Cancer and Blood Clots: How to Protect Your Health

(StatePoint) Blood clots affect 900,000 people in the U.S. each year. One in five blood clots are related to cancer and its treatment. Blood clots that form in a person’s legs or arms can be dangerous, and those that break off and travel to the lungs can be life-threatening.

Among people with cancer, survival rates are lower for people who also have blood clots. The risk of a blood clot is greatest in the first few months after a cancer diagnosis, when treatment generally occurs.

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Contact your cancer doctor if you experience any of the signs or symptoms of a blood clot in the arm or leg, which include: swelling, pain or tenderness not caused by an injury, skin that is warm to the touch, and redness or discoloration of the skin. Seek immediate medical attention if you experience any of the signs or symptoms of a blood clot in the lung, which include: difficulty breathing, chest pain that worsens with a deep breath or cough, coughing up blood, and a faster than normal or irregular heartbeat.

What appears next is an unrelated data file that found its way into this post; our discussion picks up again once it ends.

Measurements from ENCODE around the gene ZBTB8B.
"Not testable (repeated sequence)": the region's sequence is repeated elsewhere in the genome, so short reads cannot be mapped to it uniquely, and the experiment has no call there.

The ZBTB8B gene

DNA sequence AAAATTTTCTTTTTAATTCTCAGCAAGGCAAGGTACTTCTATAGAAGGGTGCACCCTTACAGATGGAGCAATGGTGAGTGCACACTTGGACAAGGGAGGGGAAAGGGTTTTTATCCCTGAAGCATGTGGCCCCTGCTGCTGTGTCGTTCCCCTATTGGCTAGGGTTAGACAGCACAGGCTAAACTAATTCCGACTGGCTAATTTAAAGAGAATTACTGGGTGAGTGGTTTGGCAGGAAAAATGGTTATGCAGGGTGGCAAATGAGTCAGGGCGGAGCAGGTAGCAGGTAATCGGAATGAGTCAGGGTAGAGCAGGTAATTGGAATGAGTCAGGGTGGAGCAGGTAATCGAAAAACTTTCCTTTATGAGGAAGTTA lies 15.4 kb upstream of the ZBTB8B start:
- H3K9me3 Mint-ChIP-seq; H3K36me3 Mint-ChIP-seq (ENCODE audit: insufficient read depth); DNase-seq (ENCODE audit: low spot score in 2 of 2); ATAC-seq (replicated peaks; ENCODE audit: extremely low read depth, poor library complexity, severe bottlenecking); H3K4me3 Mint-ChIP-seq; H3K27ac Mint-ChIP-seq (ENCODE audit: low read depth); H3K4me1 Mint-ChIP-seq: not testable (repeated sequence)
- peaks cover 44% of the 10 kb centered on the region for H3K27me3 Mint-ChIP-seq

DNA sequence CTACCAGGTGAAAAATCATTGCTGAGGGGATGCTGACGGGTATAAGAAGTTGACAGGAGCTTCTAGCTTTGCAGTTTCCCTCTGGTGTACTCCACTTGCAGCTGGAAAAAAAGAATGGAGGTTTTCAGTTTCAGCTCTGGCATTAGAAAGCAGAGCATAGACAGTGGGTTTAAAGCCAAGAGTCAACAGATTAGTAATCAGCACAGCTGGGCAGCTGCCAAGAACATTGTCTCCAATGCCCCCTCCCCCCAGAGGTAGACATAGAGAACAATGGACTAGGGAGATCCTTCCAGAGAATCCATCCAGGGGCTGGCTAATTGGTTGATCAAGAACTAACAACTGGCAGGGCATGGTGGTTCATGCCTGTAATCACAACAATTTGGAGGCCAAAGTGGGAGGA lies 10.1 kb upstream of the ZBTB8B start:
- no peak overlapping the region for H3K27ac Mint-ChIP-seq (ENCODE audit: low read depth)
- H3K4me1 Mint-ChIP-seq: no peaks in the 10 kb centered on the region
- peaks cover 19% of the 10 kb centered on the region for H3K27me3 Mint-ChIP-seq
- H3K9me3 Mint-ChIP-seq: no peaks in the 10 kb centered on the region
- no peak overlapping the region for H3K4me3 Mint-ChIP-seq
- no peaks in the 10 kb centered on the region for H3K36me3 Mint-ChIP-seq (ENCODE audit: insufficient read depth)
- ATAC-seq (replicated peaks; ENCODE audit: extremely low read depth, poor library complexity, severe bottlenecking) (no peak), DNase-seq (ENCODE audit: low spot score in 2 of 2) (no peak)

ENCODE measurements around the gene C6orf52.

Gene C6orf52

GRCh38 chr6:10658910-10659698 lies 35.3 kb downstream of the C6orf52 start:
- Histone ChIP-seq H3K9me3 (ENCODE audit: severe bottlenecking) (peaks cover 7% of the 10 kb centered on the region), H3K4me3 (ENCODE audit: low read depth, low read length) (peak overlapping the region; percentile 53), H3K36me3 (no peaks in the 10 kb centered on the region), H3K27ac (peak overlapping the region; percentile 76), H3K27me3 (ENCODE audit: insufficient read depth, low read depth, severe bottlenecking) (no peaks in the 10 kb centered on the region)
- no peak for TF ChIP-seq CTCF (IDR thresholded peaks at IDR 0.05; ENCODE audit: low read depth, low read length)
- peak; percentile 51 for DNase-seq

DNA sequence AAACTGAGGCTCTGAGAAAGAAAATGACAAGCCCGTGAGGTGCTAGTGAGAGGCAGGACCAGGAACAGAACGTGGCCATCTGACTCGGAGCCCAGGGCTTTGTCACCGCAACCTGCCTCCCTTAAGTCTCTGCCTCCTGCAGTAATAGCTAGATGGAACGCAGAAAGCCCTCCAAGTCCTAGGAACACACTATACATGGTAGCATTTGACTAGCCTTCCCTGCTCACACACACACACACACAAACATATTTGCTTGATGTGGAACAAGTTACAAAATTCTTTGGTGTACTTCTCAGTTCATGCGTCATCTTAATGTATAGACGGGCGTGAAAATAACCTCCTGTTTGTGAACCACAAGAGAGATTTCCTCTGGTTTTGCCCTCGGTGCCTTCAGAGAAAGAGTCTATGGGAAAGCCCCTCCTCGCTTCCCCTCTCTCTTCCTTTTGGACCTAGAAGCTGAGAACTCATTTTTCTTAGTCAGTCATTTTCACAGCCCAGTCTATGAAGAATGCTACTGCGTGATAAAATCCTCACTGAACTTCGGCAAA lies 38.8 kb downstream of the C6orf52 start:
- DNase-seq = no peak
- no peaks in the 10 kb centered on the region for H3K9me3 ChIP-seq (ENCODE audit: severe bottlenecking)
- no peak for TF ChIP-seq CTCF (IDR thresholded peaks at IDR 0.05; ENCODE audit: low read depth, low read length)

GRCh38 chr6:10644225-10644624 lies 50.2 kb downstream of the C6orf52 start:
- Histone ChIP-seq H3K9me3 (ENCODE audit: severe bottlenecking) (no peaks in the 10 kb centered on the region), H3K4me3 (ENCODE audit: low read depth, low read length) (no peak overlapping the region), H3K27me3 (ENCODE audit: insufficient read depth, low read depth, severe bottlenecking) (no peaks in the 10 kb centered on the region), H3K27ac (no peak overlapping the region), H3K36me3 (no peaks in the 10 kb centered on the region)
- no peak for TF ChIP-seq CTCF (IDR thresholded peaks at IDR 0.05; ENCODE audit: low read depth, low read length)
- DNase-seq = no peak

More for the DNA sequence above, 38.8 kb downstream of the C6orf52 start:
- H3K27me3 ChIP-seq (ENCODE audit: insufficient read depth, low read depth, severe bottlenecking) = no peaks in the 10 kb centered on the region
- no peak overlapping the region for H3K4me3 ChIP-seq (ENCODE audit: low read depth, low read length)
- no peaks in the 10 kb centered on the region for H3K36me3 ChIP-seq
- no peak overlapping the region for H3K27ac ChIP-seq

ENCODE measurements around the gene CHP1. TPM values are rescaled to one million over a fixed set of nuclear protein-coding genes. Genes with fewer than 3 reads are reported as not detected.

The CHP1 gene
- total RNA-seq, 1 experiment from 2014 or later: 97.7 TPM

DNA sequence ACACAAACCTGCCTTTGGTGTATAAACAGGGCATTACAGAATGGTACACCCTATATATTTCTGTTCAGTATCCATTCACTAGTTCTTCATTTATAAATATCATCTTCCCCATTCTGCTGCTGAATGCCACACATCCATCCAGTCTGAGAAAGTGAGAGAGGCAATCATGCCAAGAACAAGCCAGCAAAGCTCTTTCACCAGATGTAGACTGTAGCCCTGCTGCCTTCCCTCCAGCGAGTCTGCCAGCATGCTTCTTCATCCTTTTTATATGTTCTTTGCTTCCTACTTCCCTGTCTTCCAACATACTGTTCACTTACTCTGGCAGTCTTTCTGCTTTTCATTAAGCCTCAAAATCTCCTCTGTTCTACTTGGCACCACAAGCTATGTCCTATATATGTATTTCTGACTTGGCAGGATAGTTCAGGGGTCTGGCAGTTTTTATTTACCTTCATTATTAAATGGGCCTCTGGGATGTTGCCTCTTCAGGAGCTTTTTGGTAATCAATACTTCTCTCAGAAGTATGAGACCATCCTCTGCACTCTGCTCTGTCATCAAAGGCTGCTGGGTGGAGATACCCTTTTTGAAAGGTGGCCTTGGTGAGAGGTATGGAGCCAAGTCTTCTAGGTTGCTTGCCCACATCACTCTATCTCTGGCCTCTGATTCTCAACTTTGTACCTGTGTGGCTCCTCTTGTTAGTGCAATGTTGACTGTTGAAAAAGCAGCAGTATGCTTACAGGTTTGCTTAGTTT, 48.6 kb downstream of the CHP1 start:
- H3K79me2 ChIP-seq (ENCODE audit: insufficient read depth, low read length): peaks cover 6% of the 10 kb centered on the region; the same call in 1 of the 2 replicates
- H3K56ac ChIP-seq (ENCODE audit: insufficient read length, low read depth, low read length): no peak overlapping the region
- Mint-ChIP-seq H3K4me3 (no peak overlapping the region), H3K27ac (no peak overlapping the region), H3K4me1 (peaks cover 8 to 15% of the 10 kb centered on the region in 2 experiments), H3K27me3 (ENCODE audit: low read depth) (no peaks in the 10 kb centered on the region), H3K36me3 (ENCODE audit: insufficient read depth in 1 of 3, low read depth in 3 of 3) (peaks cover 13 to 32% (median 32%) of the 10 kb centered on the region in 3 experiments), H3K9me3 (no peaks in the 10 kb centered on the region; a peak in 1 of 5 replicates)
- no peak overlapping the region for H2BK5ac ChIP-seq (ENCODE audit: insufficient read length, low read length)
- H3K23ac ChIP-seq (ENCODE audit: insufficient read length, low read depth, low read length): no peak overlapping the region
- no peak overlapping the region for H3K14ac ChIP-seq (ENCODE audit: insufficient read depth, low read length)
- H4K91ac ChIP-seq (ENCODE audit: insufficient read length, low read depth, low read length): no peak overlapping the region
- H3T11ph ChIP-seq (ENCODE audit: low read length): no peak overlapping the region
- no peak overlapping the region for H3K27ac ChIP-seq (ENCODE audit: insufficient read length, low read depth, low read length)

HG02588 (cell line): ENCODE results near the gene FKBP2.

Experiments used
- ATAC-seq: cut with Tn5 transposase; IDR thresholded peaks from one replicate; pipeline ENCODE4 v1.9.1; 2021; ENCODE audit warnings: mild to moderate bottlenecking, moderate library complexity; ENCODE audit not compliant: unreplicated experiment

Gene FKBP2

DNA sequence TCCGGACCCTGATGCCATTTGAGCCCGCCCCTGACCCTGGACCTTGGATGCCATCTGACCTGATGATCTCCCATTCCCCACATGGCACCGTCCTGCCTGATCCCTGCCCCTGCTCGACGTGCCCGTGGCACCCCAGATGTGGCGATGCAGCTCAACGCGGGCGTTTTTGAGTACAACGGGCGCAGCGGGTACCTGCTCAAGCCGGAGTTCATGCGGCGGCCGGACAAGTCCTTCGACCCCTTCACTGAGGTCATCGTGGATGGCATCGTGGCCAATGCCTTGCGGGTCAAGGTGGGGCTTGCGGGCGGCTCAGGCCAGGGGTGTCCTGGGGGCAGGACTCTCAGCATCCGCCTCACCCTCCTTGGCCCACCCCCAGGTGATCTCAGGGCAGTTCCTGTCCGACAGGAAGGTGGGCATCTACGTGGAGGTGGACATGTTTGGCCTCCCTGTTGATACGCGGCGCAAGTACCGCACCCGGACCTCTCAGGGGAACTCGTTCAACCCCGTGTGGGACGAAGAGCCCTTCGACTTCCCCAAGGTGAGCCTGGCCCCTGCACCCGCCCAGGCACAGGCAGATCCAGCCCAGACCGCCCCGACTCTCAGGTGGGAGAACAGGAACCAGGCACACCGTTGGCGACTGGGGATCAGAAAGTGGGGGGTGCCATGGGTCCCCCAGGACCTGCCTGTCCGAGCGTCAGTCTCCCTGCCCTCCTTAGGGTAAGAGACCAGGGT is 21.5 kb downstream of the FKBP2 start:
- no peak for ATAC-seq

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If you have cancer and are undergoing cancer treatment, protect your health by learning about your risk for life-threatening blood clots.

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